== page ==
• Willing to undergo training and work in compliance with Good Clinical Practice standards

  • Excellent record keeper with an attention to detail


  • PhD in a relevant biological subject or equivalent experience

  • Experience of short-term culture of human cell lines or primary cells; for example T cell stimulation assays quantifying CD4 T cell responses to antigenic stimuli, including but not limited to ELISpot/Interferon gamma release/AIM assays

  • Experience of Mass Spectrometry, Proteomics or Metabolomics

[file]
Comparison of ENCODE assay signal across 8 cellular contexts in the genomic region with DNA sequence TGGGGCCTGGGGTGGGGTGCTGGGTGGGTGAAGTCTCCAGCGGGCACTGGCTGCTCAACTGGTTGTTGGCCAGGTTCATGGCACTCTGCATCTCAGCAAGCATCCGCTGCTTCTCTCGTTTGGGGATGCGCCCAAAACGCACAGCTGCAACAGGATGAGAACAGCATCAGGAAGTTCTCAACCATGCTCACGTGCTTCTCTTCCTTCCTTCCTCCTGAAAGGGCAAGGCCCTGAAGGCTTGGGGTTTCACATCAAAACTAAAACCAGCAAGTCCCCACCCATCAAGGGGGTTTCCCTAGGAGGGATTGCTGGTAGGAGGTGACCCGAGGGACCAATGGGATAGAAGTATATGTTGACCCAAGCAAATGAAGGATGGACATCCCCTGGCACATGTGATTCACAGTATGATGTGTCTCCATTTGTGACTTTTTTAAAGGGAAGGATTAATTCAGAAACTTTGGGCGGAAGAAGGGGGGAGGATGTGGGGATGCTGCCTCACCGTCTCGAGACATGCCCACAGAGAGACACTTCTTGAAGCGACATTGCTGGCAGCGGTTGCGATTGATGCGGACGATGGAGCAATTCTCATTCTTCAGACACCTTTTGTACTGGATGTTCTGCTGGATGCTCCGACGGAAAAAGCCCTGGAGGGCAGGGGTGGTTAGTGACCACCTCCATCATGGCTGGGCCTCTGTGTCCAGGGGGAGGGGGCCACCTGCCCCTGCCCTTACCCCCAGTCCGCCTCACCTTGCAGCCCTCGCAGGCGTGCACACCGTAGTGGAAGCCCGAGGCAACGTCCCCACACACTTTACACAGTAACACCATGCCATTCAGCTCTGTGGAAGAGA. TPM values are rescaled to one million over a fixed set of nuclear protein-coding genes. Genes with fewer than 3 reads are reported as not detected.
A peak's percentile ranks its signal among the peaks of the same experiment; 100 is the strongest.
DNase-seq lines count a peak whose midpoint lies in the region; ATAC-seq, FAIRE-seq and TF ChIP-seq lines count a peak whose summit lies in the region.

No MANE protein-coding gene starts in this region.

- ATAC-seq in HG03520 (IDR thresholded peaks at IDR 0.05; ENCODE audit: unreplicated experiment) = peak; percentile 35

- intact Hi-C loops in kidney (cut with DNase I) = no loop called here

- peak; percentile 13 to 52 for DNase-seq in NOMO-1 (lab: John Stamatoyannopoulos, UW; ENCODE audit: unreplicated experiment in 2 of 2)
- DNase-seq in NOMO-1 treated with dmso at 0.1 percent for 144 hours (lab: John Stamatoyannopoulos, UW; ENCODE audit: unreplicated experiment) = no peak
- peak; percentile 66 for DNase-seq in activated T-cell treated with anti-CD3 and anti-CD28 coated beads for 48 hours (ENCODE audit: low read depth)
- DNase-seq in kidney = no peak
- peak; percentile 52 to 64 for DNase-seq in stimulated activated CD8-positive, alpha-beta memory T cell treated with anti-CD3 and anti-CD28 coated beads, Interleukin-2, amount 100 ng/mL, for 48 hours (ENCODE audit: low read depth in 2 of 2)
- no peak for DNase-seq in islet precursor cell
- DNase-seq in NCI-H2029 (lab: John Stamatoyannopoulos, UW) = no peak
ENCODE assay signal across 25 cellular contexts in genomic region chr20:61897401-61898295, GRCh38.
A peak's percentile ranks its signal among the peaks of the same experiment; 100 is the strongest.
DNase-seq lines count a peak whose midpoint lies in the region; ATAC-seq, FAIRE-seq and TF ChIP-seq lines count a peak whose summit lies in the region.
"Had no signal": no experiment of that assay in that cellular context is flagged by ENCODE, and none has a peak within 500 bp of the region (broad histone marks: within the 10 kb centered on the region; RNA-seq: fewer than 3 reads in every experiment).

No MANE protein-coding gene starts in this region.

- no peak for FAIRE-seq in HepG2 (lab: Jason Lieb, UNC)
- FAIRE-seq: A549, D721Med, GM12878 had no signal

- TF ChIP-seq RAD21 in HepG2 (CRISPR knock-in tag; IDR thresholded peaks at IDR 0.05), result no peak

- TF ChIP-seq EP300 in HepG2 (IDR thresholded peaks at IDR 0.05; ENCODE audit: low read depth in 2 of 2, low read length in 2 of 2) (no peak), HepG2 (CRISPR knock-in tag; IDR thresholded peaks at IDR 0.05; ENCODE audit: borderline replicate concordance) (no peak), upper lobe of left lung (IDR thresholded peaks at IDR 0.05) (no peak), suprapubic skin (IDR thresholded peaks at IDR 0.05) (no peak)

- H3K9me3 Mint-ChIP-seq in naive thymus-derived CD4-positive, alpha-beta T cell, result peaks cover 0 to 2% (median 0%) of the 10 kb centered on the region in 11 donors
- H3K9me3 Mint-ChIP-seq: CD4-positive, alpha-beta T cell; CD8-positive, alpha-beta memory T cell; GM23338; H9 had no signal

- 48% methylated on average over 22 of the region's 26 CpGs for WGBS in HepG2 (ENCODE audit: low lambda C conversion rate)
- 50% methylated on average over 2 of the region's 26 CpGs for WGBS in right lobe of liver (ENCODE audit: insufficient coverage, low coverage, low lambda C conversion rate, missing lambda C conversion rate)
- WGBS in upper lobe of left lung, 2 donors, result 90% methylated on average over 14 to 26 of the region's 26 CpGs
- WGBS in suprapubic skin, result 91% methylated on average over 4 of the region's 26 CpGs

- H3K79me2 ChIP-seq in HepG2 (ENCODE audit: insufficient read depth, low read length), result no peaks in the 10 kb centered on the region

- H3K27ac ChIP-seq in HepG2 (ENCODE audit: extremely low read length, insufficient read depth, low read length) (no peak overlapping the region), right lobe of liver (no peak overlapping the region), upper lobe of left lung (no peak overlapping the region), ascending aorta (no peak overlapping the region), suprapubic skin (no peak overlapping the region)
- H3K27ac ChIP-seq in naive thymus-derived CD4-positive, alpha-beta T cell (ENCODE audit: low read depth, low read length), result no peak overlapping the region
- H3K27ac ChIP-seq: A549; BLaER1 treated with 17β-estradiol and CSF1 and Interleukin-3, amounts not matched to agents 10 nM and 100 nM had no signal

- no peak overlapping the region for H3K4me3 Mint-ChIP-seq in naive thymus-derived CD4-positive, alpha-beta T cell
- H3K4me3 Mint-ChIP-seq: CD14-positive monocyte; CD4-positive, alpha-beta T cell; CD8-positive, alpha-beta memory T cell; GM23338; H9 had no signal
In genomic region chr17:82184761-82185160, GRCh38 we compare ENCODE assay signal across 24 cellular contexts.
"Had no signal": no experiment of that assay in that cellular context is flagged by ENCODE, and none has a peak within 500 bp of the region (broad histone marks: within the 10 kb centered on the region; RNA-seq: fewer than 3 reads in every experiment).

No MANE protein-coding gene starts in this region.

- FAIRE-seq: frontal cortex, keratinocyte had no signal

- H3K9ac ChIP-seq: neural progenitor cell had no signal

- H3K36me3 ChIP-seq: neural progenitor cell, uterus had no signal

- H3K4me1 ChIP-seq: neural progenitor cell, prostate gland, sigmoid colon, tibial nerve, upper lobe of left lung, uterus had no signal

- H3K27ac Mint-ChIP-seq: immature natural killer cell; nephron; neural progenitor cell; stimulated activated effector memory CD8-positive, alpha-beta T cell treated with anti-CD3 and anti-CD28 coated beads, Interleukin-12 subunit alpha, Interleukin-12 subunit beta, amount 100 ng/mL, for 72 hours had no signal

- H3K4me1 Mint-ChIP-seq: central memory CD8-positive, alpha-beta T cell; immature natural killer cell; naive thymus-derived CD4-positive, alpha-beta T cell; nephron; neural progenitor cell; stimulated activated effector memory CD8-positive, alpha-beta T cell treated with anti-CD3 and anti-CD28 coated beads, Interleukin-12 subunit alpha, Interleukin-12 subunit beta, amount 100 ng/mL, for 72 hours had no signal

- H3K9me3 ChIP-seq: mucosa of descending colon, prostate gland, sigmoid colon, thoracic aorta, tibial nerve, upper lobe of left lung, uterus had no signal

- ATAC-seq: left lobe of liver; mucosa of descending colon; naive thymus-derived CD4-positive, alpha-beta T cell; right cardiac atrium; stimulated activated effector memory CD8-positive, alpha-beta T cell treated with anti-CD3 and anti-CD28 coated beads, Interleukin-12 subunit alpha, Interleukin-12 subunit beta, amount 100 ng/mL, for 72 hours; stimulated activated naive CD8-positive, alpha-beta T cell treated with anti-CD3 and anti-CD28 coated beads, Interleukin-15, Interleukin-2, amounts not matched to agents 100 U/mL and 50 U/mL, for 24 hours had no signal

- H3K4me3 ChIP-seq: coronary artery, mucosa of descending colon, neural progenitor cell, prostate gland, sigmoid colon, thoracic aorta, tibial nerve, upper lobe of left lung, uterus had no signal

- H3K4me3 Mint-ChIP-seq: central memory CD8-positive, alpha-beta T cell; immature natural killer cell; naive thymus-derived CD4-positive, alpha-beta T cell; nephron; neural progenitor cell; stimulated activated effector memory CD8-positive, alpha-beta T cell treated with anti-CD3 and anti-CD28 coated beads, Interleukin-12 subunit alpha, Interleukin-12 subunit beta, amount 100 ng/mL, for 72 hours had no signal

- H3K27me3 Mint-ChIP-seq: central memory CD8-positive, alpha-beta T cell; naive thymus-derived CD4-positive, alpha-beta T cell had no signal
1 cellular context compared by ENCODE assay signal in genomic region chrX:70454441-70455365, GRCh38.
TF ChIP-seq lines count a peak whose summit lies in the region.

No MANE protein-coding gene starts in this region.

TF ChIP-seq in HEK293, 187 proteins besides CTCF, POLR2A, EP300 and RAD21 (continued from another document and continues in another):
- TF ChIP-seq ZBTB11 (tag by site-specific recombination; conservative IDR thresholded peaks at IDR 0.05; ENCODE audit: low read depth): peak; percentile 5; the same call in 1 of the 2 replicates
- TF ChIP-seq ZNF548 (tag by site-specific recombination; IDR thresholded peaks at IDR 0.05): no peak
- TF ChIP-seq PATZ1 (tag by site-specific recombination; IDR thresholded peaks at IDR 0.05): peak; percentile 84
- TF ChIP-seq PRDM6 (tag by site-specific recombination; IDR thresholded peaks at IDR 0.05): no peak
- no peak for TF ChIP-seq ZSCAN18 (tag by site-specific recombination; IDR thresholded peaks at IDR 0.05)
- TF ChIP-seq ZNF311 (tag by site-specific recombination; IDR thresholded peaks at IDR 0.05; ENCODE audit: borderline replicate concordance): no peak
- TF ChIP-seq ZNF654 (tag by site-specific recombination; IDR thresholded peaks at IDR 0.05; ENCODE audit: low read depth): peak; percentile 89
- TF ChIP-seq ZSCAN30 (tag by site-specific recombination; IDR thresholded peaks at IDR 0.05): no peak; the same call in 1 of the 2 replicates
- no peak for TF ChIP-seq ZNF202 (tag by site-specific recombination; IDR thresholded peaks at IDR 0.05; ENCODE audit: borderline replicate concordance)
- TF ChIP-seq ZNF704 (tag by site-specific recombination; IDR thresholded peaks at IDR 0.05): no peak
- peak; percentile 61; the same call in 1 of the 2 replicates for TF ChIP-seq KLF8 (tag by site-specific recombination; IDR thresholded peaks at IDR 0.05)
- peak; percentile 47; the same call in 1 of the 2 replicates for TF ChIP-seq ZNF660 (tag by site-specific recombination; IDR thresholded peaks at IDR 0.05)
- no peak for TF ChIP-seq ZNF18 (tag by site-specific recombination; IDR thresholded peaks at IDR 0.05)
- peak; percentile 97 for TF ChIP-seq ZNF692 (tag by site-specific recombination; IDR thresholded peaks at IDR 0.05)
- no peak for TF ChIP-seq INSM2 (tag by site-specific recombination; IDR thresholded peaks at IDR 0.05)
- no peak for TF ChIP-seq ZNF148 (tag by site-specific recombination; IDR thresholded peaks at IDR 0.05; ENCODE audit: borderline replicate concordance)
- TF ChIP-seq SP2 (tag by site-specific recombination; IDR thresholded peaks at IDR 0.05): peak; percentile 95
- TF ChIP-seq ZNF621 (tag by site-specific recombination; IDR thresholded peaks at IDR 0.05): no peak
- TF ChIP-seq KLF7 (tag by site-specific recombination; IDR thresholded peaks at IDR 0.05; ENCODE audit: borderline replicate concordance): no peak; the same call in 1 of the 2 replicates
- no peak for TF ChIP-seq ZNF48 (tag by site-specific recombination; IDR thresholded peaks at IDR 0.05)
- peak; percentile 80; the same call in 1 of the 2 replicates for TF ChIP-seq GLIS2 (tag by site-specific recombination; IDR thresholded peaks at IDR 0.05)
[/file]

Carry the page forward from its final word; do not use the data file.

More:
• Experience of cytokine profiling using Luminex or other multidimensional techniques

  • Experience of auto-antibody detection and B cell cloning

  • Experience of analysing multi-dimensional biological datasets

  • Demonstrated interest in translational research or clinical applications of biomedical research

  • Experienced with GCP standards and research compliance or happy to undergo training to work at that level

  • Ability to develop both SOPs and Risk Assessments